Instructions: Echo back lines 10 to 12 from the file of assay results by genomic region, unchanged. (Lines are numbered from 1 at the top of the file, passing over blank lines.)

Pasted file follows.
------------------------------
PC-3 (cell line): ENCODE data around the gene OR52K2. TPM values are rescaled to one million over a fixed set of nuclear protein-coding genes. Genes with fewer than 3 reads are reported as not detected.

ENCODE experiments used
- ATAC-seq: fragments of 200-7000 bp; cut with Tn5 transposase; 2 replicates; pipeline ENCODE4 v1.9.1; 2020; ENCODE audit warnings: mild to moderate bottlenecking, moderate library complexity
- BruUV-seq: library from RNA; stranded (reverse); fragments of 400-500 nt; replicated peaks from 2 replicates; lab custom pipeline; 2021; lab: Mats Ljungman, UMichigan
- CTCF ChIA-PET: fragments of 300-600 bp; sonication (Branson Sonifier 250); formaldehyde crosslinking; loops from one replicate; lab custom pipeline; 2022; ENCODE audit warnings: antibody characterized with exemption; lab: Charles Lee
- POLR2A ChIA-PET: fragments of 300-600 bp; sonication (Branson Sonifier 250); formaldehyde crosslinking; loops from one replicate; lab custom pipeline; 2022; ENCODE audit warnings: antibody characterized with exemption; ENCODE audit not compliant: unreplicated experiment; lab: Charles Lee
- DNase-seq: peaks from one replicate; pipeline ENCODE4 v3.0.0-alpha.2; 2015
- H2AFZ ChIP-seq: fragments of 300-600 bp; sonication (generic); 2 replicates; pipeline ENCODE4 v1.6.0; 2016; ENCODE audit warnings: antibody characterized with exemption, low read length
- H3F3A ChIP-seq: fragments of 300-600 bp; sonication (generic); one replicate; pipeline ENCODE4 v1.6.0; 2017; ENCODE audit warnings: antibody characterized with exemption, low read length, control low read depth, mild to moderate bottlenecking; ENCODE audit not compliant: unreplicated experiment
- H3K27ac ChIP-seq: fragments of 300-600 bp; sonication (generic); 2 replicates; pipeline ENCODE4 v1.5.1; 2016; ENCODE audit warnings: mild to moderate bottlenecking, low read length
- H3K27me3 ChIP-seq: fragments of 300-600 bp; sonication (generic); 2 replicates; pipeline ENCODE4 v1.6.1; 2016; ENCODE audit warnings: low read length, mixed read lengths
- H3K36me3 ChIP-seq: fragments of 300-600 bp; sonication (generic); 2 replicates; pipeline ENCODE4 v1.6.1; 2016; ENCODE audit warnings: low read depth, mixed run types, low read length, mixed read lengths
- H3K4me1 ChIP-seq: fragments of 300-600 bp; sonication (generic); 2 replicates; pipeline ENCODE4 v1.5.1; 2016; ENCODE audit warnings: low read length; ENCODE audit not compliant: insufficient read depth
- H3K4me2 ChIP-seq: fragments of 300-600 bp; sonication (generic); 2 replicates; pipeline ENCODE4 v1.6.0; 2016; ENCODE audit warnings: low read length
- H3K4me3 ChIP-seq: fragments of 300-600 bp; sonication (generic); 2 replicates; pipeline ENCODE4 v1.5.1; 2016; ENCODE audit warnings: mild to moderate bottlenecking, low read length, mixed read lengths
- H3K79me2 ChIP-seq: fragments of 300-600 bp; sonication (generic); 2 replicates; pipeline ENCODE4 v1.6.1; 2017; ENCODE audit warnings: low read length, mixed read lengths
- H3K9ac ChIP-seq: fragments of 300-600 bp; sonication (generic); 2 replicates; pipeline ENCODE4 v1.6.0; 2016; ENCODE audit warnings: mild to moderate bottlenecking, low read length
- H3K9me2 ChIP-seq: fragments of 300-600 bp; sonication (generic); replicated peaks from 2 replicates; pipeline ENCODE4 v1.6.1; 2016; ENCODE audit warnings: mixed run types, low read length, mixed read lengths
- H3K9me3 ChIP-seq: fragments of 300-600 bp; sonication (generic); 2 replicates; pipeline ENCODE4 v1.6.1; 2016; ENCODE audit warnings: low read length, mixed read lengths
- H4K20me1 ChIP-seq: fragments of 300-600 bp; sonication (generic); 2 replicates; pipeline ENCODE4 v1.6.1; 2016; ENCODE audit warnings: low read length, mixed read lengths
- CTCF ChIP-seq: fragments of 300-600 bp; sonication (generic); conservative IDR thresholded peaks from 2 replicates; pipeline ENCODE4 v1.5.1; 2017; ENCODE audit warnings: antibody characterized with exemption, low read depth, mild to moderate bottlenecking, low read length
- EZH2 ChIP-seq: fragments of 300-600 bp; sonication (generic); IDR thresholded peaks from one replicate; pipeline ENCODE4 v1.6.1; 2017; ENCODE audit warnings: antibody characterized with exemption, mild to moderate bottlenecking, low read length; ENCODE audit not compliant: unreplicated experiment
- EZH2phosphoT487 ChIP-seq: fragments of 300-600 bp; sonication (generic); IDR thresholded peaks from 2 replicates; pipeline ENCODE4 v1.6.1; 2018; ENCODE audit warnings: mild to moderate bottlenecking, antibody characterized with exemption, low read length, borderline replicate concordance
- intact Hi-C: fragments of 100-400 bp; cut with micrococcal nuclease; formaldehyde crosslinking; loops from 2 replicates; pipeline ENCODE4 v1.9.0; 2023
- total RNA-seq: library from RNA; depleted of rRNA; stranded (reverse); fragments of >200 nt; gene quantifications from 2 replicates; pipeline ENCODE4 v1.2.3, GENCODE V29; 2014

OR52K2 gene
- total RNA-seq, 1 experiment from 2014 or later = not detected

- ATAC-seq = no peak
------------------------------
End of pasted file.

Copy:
- H3K27ac ChIP-seq: fragments of 300-600 bp; sonication (generic); 2 replicates; pipeline ENCODE4 v1.5.1; 2016; ENCODE audit warnings: mild to moderate bottlenecking, low read length
- H3K27me3 ChIP-seq: fragments of 300-600 bp; sonication (generic); 2 replicates; pipeline ENCODE4 v1.6.1; 2016; ENCODE audit warnings: low read length, mixed read lengths
- H3K36me3 ChIP-seq: fragments of 300-600 bp; sonication (generic); 2 replicates; pipeline ENCODE4 v1.6.1; 2016; ENCODE audit warnings: low read depth, mixed run types, low read length, mixed read lengths